The manager of the Oakland warehouse that burned down last weekend is drawing heat for a Facebook post mourning the loss of his possessions, even as 36 people have been confirmed dead, CNET is reporting.
Derick Ion, also known as Derick Ion Alemany, managed the Ghost Ship, the Oakland warehouse that served as a sort of artists’ commune and ersatz home to an unknown number of residents. Late Friday night, a fire tore through the building, killing at least 36 people (as of this writing), leaving dozens more injured, and an unknown number of people still unaccounted for.
— CNN (@CNN) December 5, 2016
However, in a Facebook post that has since been deleted, it seems that Alemany is as concerned about the loss of his property as he is about the loss of his life.
“Confirmed. Everything I worked so hard for is gone. Blessed that my children and Micah [his wife] were at a hotel safe and sound… it’s as if I have awoken from a dream filled with opulence and hope…. to be standing now in poverty of self worth.”
That sentiment did not sit well with readers of his post, some of whom undoubtedly lost loved ones in the fire. Before the post was deleted, it had gained some 2,000 comments, almost uniformly critical, according to KTVU (Oakland). Some users called for a lawsuit.
Margot Keller: I hope you get the living s**t sued out of you.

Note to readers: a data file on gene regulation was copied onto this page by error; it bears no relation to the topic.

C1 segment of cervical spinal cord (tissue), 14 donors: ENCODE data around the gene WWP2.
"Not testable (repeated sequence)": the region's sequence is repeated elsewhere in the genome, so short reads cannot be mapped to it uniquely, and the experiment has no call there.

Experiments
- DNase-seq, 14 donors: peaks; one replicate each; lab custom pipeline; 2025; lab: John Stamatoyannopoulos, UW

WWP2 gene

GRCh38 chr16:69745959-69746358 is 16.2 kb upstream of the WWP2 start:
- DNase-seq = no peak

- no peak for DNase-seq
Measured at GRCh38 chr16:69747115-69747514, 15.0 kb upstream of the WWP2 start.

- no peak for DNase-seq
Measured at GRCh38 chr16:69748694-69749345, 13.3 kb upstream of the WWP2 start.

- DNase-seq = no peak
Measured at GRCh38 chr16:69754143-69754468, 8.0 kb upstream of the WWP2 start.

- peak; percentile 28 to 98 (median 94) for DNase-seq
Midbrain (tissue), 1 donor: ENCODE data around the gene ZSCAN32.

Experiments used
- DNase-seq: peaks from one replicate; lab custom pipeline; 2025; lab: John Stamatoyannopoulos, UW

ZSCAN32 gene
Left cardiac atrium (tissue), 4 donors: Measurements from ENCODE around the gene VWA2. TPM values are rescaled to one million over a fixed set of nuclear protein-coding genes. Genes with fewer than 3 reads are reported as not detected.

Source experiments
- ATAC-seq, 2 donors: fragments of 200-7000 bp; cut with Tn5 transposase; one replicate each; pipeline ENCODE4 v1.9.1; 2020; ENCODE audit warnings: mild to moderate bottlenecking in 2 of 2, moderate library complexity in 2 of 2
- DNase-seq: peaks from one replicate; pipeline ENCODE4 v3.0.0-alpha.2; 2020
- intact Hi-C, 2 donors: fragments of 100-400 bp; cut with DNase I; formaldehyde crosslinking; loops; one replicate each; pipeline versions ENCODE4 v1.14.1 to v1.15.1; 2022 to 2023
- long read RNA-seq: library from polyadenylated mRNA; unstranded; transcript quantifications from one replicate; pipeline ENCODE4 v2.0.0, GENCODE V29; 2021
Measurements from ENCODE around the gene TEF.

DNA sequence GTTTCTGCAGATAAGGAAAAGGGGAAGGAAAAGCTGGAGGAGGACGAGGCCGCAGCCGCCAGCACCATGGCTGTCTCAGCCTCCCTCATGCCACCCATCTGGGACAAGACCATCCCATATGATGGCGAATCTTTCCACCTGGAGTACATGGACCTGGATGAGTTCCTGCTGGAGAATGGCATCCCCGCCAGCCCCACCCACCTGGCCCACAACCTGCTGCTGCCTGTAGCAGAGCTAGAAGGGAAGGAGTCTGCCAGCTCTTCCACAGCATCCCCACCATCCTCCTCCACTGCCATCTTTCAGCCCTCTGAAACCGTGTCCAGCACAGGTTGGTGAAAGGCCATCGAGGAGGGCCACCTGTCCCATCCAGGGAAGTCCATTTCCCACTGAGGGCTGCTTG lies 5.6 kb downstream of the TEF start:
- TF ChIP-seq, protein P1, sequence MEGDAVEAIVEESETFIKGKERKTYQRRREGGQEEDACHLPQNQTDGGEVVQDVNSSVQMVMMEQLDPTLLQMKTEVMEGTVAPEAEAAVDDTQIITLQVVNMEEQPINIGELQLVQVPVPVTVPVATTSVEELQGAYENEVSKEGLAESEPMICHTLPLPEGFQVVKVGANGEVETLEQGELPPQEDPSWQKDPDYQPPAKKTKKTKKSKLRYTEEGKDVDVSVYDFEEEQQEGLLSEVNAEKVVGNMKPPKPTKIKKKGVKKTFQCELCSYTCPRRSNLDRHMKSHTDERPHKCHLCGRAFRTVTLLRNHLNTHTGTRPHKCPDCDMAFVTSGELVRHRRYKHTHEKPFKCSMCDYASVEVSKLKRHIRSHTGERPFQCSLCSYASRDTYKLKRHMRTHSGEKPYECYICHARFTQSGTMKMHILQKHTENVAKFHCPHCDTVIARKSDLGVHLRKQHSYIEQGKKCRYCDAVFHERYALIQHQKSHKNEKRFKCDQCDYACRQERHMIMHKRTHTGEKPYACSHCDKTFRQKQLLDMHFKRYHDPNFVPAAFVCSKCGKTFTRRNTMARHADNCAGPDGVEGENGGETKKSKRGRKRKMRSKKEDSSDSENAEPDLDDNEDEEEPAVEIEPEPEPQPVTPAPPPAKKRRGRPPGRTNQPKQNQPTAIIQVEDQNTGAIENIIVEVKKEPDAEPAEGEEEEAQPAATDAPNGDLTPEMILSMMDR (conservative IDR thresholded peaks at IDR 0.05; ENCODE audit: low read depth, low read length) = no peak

Others wished death or an eternity in Hell on the Ghost Ship owner.
“You’re a dead man.”
“There’s a special place in Hell for people like you!”
— Lilian Kim (@liliankim7) December 5, 2016
According to court records, Derick Ion/Almena is 46 years old. He is currently on probation for a misdemeanor charge of receiving stolen property. However, the details of that crime remain unclear.
Meanwhile, authorities continue the grim task of searching through the charred wreckage of the Oakland warehouse, searching for bodies and identifying them. As of this writing, only a small number of the estimated 33 bodies have been recovered so far; some of the identified victims were teenagers.
According to San Francisco Gate, the site of the Ghost Ship had been a source of complaints to Oakland officials for years. Nearby residents called the property a “blight,” complaining of garbage outside the building and a constant slew of transients coming and going. Officially, the property was not zoned for residential use; however, several dozen people are believed to have lived there.
Further, inside the building were several little alcoves cluttered with this and that, according to Deputy Fire Chief Mark Hoffmann.
“It was just a labyrinth of little areas.”
The warehouse was also known to be filled with structures that didn’t adhere to building codes. Users accessed the top floor of the building through a makeshift staircase built out of wood pallets. Neighbor Danielle Bourdreaux, whose children attended school with Derick Ion’s children, sad the warehouse was filled with pieces of wood with rusty nails sticking out. The building lacked hot water, climate control, or even a kitchen.
The police and Fire Department were there on more than one occasion. Multiple people warned Derick that it was a death trap. He would laugh it off. This tragedy could have been avoided if it were not for his arrogance.”
As of this writing, Derick Ion is not facing any criminal charges for the Ghost Ship fire. However, the investigation continues and criminal or civil charges may be forthcoming.
[Featured Image by Elijah Nouvelage/Getty Images]